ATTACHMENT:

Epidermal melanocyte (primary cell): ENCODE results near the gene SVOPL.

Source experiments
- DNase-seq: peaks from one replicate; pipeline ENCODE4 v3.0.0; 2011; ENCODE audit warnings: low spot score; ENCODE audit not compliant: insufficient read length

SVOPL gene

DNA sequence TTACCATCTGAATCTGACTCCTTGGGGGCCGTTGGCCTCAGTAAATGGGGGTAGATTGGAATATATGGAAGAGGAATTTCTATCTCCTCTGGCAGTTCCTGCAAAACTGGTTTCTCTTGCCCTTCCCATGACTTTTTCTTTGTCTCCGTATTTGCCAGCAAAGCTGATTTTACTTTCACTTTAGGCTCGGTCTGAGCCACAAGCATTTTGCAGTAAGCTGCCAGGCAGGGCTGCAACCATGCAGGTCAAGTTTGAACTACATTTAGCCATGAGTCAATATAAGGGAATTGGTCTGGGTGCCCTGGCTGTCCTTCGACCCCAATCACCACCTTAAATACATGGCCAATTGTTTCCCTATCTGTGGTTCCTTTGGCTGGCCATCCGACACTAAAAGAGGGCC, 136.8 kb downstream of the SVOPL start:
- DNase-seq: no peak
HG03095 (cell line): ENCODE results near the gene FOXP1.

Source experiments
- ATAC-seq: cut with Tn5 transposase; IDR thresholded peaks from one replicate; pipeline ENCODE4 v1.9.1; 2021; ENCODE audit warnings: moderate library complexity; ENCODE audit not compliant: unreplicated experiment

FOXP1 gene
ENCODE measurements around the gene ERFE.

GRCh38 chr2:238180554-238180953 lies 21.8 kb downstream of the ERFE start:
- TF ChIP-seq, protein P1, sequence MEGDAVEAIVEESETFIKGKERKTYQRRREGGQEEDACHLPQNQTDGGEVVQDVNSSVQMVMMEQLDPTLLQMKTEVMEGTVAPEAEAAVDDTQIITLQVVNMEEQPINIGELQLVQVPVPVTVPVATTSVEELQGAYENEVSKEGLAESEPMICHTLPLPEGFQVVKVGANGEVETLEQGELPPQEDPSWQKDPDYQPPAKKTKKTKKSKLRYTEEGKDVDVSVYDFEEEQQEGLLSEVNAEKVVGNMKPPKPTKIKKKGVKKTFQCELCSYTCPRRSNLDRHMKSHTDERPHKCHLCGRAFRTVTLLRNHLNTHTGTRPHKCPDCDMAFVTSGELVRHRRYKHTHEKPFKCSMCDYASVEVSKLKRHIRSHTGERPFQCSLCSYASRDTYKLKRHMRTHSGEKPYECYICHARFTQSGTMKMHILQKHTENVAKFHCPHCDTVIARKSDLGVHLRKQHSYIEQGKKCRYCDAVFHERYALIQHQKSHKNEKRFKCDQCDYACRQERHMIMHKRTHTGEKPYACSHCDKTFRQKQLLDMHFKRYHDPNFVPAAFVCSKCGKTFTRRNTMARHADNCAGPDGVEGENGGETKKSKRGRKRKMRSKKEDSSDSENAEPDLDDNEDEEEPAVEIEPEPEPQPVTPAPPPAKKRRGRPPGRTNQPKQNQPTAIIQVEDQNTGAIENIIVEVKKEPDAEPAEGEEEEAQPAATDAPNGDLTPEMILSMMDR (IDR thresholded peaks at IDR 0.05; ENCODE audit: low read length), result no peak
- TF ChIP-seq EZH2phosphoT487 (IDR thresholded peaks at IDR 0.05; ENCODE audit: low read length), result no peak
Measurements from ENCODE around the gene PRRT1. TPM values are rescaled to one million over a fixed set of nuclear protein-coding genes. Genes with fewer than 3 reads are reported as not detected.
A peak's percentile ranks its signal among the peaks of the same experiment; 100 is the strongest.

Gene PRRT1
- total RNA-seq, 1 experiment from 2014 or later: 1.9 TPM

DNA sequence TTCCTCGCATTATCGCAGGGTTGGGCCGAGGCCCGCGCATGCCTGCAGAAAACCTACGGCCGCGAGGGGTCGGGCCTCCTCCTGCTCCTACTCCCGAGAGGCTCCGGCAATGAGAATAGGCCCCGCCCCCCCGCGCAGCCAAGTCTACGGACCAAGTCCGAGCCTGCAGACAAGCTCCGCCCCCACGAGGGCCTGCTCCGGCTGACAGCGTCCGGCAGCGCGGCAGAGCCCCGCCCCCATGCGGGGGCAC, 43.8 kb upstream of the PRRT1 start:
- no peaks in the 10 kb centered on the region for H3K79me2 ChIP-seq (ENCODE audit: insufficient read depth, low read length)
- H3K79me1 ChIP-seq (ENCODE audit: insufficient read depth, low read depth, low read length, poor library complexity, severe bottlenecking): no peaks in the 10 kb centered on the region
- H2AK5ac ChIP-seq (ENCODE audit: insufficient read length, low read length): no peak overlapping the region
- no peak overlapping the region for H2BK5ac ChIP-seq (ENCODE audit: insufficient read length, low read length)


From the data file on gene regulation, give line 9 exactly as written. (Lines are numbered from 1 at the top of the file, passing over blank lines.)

- ATAC-seq: cut with Tn5 transposase; IDR thresholded peaks from one replicate; pipeline ENCODE4 v1.9.1; 2021; ENCODE audit warnings: moderate library complexity; ENCODE audit not compliant: unreplicated experiment